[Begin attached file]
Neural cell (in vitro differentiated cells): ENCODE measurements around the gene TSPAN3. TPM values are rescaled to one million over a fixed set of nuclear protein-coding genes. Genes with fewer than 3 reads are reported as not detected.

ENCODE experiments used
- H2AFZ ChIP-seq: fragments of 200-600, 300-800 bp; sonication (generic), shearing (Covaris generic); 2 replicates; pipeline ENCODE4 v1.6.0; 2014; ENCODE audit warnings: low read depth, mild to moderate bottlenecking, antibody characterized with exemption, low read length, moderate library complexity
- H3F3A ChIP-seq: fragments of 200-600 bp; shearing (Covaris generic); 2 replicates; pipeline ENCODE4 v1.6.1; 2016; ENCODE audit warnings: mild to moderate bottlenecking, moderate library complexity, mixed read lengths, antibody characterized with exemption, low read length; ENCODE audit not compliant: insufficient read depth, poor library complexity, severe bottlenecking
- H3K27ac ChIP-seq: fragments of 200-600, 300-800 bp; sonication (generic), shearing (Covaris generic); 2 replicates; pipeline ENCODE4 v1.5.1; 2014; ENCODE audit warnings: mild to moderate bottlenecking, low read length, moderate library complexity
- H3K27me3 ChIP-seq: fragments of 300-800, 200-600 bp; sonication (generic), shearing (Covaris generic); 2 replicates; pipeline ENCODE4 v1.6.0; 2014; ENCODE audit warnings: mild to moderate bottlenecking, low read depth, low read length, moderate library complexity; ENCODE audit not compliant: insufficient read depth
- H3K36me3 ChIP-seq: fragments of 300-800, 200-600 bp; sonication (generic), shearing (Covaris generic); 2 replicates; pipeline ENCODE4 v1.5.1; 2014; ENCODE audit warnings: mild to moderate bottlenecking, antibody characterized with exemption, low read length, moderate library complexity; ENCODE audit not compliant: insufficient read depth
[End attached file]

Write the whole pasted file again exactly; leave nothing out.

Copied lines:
Neural cell (in vitro differentiated cells): ENCODE measurements around the gene TSPAN3. TPM values are rescaled to one million over a fixed set of nuclear protein-coding genes. Genes with fewer than 3 reads are reported as not detected.

ENCODE experiments used
- H2AFZ ChIP-seq: fragments of 200-600, 300-800 bp; sonication (generic), shearing (Covaris generic); 2 replicates; pipeline ENCODE4 v1.6.0; 2014; ENCODE audit warnings: low read depth, mild to moderate bottlenecking, antibody characterized with exemption, low read length, moderate library complexity
- H3F3A ChIP-seq: fragments of 200-600 bp; shearing (Covaris generic); 2 replicates; pipeline ENCODE4 v1.6.1; 2016; ENCODE audit warnings: mild to moderate bottlenecking, moderate library complexity, mixed read lengths, antibody characterized with exemption, low read length; ENCODE audit not compliant: insufficient read depth, poor library complexity, severe bottlenecking
- H3K27ac ChIP-seq: fragments of 200-600, 300-800 bp; sonication (generic), shearing (Covaris generic); 2 replicates; pipeline ENCODE4 v1.5.1; 2014; ENCODE audit warnings: mild to moderate bottlenecking, low read length, moderate library complexity
- H3K27me3 ChIP-seq: fragments of 300-800, 200-600 bp; sonication (generic), shearing (Covaris generic); 2 replicates; pipeline ENCODE4 v1.6.0; 2014; ENCODE audit warnings: mild to moderate bottlenecking, low read depth, low read length, moderate library complexity; ENCODE audit not compliant: insufficient read depth
- H3K36me3 ChIP-seq: fragments of 300-800, 200-600 bp; sonication (generic), shearing (Covaris generic); 2 replicates; pipeline ENCODE4 v1.5.1; 2014; ENCODE audit warnings: mild to moderate bottlenecking, antibody characterized with exemption, low read length, moderate library complexity; ENCODE audit not compliant: insufficient read depth